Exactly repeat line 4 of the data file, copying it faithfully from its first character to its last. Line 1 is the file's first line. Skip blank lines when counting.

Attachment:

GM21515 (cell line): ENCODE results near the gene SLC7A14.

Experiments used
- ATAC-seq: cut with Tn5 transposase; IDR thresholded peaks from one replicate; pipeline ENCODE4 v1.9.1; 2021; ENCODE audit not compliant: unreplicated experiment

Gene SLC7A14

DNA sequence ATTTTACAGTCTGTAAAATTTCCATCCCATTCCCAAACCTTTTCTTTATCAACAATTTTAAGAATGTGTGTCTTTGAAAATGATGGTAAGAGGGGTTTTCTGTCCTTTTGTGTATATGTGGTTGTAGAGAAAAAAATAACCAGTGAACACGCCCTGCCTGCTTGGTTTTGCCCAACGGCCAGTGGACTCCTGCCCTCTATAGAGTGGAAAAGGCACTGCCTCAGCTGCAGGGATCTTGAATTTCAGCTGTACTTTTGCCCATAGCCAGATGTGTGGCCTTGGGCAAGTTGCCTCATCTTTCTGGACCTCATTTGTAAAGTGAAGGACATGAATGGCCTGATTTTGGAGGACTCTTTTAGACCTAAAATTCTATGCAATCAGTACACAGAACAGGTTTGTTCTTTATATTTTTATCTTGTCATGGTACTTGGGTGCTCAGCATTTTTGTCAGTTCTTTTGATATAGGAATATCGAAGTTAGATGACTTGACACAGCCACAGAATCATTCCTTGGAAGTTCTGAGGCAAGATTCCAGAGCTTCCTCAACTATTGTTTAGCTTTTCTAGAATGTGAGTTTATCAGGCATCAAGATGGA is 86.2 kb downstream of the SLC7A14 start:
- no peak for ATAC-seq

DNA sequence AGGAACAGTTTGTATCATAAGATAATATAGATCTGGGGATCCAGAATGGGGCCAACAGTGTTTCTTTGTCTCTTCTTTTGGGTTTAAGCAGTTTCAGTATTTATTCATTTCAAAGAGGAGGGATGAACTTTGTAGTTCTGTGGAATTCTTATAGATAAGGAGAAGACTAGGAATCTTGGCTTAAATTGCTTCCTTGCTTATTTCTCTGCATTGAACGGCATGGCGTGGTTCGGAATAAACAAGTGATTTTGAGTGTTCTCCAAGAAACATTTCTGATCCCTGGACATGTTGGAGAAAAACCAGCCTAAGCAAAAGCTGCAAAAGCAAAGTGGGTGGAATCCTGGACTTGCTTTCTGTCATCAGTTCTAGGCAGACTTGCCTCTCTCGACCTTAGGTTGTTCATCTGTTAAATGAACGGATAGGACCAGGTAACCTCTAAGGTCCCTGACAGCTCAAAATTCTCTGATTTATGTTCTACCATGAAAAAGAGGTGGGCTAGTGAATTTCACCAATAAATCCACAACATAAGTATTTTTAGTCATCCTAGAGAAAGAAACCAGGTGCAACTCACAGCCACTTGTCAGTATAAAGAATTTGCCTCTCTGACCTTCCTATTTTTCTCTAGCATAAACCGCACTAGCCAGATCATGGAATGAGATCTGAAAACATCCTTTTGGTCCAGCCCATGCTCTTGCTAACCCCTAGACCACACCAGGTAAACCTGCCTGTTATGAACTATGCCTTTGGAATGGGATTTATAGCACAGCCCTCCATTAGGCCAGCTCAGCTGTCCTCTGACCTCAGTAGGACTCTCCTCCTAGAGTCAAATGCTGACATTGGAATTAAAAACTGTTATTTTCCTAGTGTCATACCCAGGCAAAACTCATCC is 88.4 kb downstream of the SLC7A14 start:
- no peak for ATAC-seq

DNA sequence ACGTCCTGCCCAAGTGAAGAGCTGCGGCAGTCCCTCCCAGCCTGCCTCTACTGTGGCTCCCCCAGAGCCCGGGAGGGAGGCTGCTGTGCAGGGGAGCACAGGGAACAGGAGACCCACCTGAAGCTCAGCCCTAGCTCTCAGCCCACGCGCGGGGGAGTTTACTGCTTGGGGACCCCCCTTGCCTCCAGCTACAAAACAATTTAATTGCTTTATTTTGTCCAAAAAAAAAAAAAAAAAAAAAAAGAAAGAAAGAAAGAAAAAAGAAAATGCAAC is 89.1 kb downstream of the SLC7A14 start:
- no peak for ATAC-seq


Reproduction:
Gene SLC7A14